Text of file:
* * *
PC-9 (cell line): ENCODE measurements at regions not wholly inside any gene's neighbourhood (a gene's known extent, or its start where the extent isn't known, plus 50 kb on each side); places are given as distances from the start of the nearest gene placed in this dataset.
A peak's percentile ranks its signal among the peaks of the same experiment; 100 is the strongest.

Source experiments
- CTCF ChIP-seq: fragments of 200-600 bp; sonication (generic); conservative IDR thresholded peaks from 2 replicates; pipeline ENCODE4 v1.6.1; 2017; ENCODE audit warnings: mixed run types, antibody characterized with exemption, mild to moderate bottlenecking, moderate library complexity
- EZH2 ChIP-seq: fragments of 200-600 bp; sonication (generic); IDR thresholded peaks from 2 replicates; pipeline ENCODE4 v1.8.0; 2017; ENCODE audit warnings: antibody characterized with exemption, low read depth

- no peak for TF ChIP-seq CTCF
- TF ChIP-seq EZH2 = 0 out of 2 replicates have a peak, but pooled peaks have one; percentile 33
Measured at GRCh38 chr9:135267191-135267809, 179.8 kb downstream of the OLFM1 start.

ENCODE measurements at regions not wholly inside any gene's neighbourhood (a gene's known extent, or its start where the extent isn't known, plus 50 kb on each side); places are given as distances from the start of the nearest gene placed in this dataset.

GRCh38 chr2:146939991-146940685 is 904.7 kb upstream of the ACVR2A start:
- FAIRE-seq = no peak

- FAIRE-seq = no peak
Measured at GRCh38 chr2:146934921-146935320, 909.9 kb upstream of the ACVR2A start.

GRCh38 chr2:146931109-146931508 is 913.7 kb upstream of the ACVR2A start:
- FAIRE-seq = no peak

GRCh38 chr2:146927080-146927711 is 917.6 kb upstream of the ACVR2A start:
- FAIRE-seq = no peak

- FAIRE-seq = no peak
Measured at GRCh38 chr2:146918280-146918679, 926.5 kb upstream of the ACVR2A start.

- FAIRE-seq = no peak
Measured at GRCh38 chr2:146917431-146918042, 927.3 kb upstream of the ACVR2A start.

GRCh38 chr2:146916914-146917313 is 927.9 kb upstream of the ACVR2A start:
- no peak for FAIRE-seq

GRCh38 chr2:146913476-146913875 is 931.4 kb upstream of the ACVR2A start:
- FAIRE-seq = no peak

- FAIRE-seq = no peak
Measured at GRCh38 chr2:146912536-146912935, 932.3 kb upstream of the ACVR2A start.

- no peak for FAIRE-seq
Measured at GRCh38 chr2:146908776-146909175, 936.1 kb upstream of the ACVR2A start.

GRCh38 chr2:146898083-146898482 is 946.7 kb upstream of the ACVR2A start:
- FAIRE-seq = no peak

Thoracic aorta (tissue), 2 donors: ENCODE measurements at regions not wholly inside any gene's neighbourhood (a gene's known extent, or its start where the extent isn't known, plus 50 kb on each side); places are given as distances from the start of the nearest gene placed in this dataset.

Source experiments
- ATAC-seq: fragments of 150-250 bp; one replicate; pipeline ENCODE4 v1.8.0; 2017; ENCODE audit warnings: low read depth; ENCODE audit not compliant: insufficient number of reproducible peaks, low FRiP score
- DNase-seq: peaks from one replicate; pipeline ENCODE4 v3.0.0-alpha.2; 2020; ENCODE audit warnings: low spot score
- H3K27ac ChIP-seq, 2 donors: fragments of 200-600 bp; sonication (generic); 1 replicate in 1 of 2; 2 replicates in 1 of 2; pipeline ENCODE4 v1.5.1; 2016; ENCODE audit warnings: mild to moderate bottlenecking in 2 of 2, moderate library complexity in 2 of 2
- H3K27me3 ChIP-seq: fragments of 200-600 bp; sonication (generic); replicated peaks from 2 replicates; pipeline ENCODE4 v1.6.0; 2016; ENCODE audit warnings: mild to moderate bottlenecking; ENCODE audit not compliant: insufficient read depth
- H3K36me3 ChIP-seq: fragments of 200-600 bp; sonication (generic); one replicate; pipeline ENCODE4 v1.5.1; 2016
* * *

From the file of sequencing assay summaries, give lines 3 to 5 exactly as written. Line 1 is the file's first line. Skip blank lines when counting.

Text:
Source experiments
- CTCF ChIP-seq: fragments of 200-600 bp; sonication (generic); conservative IDR thresholded peaks from 2 replicates; pipeline ENCODE4 v1.6.1; 2017; ENCODE audit warnings: mixed run types, antibody characterized with exemption, mild to moderate bottlenecking, moderate library complexity
- EZH2 ChIP-seq: fragments of 200-600 bp; sonication (generic); IDR thresholded peaks from 2 replicates; pipeline ENCODE4 v1.8.0; 2017; ENCODE audit warnings: antibody characterized with exemption, low read depth